Quantum computers can sometimes exponentially outperform classical ones, but only for problems with sufficient structure. While it is well known that query problems with full permutation symmetry can have at most polynomial quantum speedup -- even for partial functions -- it is unclear how far this condition must be relaxed to enable exponential speedup. In particular, it is natural to ask whether exponential speedup is possible for (partial) graph properties, in which the input describes a graph and the output can only depend on its isomorphism class. We show that the answer to this question depends strongly on the input model. In the adjacency matrix model, we prove that the bounded-error randomized query complexity R of any graph property P has R(P)=O(Q(P)6), where Q is the bounded-error quantum query complexity. This negatively resolves an open question of Montanaro and de Wolf in the adjacency matrix model. More generally, we prove R(P)=O(Q(P)3l) for any l-uniform hypergraph property P in the adjacency matrix model. In direct contrast, in the adjacency list model for bounded-degree graphs, we exhibit a promise problem that shows an exponential separation between the randomized and quantum query complexities.

UR - https://arxiv.org/abs/2001.10520 ER - TY - JOUR T1 - High-precision quantum algorithms for partial differential equations Y1 - 2020 A1 - Andrew M. Childs A1 - Jin-Peng Liu A1 - Aaron Ostrander AB -Quantum computers can produce a quantum encoding of the solution of a system of differential equations exponentially faster than a classical algorithm can produce an explicit description. However, while high-precision quantum algorithms for linear ordinary differential equations are well established, the best previous quantum algorithms for linear partial differential equations (PDEs) have complexity poly(1/ε), where ε is the error tolerance. By developing quantum algorithms based on adaptive-order finite difference methods and spectral methods, we improve the complexity of quantum algorithms for linear PDEs to be poly(d,log(1/ε)), where d is the spatial dimension. Our algorithms apply high-precision quantum linear system algorithms to systems whose condition numbers and approximation errors we bound. We develop a finite difference algorithm for the Poisson equation and a spectral algorithm for more general second-order elliptic equations.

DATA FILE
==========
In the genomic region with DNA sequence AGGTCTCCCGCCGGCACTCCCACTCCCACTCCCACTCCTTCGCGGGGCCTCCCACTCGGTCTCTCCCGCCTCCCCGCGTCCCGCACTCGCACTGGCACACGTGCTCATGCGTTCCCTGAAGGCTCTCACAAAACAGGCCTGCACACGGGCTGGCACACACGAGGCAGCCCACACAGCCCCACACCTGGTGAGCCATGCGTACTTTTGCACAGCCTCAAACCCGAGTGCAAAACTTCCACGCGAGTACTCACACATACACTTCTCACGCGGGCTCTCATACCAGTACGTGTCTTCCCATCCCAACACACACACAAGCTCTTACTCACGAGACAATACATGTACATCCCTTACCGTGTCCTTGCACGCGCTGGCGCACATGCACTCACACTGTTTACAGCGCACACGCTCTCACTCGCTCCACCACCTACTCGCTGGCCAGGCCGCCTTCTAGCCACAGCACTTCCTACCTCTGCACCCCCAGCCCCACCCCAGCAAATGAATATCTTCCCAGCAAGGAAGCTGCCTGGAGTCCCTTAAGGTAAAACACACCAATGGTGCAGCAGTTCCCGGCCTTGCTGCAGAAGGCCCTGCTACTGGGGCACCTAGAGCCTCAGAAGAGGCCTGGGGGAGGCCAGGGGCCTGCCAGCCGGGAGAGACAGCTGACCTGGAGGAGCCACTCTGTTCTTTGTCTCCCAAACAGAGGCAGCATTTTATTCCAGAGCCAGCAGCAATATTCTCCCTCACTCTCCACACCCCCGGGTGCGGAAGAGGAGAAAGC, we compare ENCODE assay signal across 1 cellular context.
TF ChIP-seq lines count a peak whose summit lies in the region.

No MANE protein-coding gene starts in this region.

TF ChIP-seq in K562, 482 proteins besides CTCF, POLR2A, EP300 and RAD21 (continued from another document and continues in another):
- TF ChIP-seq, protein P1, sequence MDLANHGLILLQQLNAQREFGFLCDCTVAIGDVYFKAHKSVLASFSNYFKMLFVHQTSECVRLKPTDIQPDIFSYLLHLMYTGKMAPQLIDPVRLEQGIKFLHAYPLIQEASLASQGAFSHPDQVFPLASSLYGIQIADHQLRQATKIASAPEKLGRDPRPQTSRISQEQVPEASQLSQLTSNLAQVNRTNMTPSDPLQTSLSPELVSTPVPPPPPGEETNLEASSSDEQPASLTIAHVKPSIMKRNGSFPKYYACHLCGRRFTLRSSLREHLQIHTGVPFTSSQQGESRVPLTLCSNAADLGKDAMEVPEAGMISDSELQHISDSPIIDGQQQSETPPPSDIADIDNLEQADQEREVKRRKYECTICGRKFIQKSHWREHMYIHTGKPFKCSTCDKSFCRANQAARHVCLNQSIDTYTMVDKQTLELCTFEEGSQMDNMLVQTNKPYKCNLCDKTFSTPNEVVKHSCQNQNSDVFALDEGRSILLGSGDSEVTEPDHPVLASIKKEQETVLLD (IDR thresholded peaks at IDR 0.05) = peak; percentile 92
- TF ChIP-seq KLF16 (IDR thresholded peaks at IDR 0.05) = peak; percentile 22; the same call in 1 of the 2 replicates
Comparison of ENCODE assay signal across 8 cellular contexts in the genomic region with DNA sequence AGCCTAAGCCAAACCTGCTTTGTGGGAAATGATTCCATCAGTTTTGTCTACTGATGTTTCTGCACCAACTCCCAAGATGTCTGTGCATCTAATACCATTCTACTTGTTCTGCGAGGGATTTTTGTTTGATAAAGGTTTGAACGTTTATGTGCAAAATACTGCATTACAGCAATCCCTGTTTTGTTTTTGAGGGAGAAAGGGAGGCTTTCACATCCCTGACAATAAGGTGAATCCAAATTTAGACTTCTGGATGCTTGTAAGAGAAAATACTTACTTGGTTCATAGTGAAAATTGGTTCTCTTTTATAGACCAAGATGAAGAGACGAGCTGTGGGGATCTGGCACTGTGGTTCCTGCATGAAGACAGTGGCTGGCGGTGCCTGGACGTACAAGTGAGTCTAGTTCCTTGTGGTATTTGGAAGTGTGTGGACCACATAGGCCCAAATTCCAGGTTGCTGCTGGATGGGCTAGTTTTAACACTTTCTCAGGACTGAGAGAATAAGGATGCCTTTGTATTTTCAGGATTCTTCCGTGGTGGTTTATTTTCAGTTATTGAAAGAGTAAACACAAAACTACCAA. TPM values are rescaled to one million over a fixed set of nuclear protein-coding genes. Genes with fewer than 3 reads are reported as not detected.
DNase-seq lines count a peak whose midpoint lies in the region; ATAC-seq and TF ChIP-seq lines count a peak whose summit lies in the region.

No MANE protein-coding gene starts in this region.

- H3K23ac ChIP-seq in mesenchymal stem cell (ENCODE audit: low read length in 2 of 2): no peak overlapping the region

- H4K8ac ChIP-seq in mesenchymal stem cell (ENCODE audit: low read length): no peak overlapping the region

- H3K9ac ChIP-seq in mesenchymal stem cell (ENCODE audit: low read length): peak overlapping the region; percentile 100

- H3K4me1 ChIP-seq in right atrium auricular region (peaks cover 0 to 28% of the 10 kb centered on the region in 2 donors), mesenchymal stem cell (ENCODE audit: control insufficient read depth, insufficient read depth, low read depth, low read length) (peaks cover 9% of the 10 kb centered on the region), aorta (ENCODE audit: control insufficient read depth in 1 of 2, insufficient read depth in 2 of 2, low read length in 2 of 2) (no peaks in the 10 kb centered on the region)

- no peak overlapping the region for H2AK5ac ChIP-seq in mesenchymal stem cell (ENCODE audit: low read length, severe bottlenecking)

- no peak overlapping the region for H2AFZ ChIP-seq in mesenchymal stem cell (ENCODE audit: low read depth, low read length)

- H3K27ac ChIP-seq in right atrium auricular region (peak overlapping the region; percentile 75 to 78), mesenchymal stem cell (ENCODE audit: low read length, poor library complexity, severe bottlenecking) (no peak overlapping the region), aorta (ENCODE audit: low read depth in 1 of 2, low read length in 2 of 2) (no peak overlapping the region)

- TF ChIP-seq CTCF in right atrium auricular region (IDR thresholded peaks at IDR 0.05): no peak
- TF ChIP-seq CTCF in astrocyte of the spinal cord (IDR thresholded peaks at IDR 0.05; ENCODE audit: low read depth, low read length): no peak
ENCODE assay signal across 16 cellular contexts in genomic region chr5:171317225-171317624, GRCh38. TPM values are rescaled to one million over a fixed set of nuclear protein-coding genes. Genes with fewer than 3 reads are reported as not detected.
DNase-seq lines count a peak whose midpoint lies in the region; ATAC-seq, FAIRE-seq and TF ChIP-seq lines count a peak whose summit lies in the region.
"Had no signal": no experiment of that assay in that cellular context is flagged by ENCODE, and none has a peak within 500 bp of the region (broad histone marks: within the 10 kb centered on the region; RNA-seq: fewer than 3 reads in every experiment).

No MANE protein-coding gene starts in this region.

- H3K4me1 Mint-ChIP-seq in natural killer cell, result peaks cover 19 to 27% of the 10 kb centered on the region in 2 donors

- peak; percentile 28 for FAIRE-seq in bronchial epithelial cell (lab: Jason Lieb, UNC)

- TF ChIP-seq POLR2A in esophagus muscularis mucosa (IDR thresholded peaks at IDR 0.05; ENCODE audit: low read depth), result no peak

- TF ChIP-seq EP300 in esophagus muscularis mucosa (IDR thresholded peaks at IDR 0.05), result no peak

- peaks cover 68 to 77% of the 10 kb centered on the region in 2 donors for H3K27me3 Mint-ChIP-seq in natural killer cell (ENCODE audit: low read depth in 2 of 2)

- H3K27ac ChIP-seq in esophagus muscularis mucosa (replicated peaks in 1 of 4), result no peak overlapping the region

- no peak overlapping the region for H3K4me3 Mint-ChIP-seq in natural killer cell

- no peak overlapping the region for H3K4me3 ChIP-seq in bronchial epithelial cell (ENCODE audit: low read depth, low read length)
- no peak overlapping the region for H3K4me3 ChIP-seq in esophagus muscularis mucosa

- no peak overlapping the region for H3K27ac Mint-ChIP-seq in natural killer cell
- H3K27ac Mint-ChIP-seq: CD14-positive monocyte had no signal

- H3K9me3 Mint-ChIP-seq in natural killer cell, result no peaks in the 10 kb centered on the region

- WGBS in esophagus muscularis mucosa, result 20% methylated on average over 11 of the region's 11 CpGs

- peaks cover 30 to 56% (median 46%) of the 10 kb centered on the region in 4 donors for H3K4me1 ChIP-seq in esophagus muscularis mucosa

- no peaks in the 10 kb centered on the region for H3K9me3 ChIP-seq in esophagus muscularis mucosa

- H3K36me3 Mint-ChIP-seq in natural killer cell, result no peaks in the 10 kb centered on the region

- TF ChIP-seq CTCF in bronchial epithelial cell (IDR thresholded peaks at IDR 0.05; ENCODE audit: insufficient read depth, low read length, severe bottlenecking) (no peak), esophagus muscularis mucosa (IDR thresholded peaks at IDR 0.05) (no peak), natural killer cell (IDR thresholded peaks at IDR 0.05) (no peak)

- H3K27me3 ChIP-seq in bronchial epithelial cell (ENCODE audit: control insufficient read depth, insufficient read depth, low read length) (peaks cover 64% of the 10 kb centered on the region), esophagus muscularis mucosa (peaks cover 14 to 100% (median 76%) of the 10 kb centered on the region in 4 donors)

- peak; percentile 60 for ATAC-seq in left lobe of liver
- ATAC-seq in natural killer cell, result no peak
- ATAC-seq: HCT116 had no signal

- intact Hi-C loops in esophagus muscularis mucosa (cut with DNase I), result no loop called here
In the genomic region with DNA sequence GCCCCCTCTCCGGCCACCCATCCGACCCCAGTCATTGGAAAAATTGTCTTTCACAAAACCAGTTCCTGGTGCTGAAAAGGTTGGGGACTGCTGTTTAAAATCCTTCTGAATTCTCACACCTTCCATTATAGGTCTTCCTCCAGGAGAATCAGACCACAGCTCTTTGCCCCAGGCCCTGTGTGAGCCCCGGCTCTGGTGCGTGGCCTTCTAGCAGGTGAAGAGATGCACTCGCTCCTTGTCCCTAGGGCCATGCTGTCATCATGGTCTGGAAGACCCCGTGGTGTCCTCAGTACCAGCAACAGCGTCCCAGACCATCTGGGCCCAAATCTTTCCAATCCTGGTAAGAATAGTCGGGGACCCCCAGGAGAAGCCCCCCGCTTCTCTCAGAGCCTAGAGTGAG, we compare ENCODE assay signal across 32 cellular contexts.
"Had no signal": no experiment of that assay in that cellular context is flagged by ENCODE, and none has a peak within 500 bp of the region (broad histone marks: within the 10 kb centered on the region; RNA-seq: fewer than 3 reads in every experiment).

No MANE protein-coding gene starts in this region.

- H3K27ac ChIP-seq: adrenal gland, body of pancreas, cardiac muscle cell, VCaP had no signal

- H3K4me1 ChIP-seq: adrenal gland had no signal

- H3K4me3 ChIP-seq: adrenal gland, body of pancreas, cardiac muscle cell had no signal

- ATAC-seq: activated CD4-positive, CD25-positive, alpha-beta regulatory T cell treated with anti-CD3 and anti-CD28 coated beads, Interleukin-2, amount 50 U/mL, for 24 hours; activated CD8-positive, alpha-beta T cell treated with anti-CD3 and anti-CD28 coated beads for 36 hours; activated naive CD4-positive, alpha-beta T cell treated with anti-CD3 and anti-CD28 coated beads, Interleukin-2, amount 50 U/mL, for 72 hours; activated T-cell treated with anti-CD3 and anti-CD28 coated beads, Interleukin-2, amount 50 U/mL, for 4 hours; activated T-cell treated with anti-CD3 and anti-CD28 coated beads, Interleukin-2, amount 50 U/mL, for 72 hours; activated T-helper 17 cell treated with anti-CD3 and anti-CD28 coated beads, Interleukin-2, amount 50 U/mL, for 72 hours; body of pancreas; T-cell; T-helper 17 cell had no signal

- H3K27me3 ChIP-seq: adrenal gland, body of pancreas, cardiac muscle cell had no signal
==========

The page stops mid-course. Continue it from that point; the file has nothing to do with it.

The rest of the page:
UR - https://arxiv.org/abs/2002.07868 ER - TY - JOUR T1 - Nearly optimal time-independent reversal of a spin chain Y1 - 2020 A1 - Aniruddha Bapat A1 - Eddie Schoute A1 - Alexey V. Gorshkov A1 - Andrew M. Childs AB -We propose a time-independent Hamiltonian protocol for the reversal of qubit ordering in a chain of N spins. Our protocol has an easily implementable nearest-neighbor, transverse-field Ising model Hamiltonian with time-independent, non-uniform couplings. Under appropriate normalization, we implement this state reversal three times faster than a naive approach using SWAP gates, in time comparable to a protocol of Raussendorf [Phys. Rev. A 72, 052301 (2005)] that requires dynamical control. We also prove lower bounds on state reversal by using results on the entanglement capacity of Hamiltonians and show that we are within a factor 1.502(1+1/N) of the shortest time possible. Our lower bound holds for all nearest-neighbor qubit protocols with arbitrary finite ancilla spaces and local operations and classical communication. Finally, we extend our protocol to an infinite family of nearest-neighbor, time-independent Hamiltonian protocols for state reversal. This includes chains with nearly uniform coupling that may be especially feasible for experimental implementation.